21st Century Waft
The old adage that Rolls-Royces waft—that is, travel down the road with an effortless whoosh—couldn’t be more apt with the new Phantom, something we were fortunate enough to experience in the verdant hills of central Switzerland.
The back seats offer a throne-like perch surrounded by acres of wood and leather, and the sense of occasion starts when you climb in and press the ‘Door Close’ button, which sweeps the backwards-hinged portals shut on their own. Though the Phantom interior is modernized with details like multimedia screens that fold out from tray tables and digital dials in the instrumentation, key interfaces feel organic and natural, like the giant temperature dials on the rear door panels that turn with reassuring weight, and the organ stop vent controls which use thin chromed rod to control airflow through old school eyeball vents. Ride quality, as you might expect, is superb, and an eerie silence only abates when reaching triple digit speeds, at which point a faint wind noise emerges. In keeping with Rolls-Royce tradition, a small mirror in the rear roof arch adds an element of spaciousness to the cabin, a way to duck away from paparazzi, or a chance for ladies to touch up their makeup.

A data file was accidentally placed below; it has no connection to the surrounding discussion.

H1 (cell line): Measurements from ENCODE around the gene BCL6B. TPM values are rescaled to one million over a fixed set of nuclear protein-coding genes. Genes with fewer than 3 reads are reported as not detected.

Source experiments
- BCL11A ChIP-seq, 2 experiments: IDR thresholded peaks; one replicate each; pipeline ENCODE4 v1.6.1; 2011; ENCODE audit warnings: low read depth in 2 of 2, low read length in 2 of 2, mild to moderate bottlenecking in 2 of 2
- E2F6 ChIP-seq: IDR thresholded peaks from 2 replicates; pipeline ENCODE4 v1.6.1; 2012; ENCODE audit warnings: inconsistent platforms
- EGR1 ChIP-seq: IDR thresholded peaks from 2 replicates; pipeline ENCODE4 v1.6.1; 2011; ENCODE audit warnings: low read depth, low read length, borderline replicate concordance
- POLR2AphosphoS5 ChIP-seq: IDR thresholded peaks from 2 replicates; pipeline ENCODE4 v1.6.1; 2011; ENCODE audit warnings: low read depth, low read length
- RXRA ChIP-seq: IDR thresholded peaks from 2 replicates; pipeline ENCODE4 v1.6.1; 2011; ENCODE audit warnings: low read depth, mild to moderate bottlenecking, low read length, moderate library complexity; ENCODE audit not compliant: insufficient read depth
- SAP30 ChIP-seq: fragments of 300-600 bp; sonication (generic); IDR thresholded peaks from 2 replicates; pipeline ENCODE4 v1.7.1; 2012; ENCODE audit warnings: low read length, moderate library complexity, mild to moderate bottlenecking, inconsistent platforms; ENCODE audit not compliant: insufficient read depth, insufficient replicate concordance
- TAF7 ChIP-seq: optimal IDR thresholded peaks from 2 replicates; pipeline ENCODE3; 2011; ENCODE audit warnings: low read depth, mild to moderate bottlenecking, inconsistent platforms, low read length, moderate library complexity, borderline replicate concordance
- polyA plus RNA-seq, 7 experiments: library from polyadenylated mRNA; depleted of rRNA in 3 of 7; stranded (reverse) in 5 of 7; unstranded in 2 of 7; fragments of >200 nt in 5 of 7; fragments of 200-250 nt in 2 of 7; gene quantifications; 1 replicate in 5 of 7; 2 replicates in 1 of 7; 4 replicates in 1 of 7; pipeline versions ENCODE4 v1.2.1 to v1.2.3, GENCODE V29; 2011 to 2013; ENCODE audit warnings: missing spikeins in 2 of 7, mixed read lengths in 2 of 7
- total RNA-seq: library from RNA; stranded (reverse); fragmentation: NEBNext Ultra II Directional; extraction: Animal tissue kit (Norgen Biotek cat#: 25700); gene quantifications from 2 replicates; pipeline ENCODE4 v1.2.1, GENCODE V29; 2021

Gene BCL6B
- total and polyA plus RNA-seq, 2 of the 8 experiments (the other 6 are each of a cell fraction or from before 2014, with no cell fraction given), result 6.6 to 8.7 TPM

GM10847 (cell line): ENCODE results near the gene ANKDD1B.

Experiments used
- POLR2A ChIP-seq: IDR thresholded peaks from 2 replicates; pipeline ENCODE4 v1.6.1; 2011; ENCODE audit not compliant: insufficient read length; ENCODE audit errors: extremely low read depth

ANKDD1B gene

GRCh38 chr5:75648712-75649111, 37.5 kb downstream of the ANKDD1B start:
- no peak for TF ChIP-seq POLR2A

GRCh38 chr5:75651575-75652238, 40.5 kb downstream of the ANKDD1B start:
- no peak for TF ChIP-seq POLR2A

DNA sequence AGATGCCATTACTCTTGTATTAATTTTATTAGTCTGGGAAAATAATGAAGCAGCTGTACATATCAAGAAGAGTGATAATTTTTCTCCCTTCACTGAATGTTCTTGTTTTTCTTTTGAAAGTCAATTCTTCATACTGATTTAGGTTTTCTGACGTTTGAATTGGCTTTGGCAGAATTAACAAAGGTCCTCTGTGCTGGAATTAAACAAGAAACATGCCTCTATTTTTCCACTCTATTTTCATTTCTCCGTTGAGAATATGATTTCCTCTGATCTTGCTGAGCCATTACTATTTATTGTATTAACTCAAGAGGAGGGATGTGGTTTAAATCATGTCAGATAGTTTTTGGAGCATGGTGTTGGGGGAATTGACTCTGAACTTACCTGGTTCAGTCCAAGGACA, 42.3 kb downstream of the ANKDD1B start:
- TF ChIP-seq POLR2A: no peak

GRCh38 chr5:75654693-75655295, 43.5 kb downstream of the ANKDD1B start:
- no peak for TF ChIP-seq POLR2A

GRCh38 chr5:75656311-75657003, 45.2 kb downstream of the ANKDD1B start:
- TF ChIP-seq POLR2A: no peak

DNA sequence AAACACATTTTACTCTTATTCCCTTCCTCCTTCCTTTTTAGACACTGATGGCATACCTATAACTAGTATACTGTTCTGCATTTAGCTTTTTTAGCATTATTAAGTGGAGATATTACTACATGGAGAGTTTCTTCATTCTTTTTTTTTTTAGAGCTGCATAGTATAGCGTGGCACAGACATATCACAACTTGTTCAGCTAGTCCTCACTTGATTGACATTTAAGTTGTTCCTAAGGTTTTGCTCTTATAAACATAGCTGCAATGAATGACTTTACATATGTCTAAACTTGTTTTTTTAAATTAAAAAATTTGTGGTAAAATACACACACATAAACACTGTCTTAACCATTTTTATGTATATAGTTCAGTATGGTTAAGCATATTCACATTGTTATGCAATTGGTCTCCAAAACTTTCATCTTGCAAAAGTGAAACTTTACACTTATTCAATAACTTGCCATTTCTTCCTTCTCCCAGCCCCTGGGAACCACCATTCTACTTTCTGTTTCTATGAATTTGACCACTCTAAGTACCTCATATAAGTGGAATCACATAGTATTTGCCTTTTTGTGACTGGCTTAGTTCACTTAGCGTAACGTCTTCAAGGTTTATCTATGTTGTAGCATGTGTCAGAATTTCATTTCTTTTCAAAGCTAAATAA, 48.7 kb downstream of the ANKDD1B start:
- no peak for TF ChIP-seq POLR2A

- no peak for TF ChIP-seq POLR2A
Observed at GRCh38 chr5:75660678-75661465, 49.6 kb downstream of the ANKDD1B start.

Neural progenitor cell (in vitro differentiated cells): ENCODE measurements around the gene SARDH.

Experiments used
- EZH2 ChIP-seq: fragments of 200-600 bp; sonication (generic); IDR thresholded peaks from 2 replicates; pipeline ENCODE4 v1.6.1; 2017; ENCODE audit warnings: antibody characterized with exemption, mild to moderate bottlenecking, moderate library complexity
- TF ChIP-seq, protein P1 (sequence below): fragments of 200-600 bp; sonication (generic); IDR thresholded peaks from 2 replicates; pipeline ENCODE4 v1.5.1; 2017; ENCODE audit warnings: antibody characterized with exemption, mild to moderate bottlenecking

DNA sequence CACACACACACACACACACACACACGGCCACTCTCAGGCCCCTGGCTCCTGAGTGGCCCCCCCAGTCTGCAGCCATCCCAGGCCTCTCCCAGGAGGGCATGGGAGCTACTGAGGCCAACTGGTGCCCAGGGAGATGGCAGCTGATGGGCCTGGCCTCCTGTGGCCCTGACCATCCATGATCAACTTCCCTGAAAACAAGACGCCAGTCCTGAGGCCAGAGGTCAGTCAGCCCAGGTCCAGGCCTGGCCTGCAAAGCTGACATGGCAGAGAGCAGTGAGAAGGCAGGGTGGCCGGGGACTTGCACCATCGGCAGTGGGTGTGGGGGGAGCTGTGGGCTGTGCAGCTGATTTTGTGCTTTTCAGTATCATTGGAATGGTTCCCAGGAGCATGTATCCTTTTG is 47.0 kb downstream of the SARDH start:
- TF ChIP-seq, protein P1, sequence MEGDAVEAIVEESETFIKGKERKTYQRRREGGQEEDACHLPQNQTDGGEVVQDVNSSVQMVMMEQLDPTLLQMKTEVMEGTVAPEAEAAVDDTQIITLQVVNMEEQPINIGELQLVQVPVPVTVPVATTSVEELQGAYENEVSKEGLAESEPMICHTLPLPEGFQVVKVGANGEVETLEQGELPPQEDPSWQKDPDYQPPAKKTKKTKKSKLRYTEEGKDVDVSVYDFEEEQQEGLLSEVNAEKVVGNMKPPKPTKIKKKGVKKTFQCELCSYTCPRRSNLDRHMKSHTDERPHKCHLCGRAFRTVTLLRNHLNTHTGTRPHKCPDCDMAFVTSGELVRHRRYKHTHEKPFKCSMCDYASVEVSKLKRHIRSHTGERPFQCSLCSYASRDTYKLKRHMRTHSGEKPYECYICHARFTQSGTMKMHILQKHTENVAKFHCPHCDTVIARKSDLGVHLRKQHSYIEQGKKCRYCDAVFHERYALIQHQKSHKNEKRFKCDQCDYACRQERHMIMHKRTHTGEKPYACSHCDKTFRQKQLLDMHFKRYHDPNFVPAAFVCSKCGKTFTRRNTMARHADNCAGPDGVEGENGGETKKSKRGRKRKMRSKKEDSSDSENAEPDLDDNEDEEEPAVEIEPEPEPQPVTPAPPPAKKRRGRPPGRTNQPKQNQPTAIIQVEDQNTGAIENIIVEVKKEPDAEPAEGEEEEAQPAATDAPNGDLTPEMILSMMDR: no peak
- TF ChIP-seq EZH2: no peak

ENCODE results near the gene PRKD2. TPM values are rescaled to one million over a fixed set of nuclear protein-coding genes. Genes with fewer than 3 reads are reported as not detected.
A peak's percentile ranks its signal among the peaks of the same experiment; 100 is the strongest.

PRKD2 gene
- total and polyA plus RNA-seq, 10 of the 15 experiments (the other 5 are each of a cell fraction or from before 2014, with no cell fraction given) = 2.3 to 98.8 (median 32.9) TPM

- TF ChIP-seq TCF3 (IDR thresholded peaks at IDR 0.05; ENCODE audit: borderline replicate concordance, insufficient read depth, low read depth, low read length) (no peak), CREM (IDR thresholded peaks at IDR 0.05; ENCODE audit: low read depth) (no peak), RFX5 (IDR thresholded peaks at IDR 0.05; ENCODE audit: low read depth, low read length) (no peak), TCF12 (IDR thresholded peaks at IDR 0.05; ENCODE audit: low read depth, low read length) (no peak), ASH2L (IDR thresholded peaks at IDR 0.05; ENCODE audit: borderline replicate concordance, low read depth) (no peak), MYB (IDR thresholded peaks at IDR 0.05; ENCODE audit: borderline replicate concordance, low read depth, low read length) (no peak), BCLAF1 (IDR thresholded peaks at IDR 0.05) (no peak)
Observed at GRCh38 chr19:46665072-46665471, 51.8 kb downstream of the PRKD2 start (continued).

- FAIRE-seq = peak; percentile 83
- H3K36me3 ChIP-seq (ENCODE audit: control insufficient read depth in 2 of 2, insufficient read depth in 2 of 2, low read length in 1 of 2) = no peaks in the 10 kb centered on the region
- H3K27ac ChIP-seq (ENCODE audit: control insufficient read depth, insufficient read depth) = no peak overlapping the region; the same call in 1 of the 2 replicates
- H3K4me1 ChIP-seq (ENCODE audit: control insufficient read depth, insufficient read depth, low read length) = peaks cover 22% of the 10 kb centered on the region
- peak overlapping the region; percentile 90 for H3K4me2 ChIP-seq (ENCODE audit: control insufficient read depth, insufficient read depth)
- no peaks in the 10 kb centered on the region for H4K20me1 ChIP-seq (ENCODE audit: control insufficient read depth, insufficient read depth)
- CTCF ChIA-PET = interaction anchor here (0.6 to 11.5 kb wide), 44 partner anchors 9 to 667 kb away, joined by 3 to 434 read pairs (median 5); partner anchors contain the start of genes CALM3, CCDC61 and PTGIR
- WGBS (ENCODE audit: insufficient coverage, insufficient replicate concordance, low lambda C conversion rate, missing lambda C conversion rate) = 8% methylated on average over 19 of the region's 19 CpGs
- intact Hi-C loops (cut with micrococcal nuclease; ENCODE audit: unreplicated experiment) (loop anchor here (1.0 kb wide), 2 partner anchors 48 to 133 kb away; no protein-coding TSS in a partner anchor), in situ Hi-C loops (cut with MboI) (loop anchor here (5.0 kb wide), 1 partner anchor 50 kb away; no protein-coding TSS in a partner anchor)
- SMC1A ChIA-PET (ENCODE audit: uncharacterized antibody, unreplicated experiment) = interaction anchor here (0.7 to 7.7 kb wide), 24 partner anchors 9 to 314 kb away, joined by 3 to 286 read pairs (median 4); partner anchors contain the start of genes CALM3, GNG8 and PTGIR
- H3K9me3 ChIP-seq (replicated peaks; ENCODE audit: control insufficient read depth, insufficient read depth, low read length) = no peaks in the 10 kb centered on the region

Take the driver seat and the Phantom obeys your commands with minimal effort. It only takes a light touch to turn the thin-rimmed steering wheel, and pressing the accelerator summons silky smooth power that whisks your multi-ton steed to 60 mph in a brisk 5.1 seconds. Thanks to an updated air suspension system that now offers active anti-roll stabilization, the Phantom feels more connected to the road in the corners. You won’t confuse the Phantom with a sports car, but its newfound handling refinements make it feel considerably less yacht-like in the twisties. Also aiding drivability is a four-wheel steering system that tightens the turning radius at low speeds, helping avoid awkward 12-point Austin Powers-style u-turns.Back to top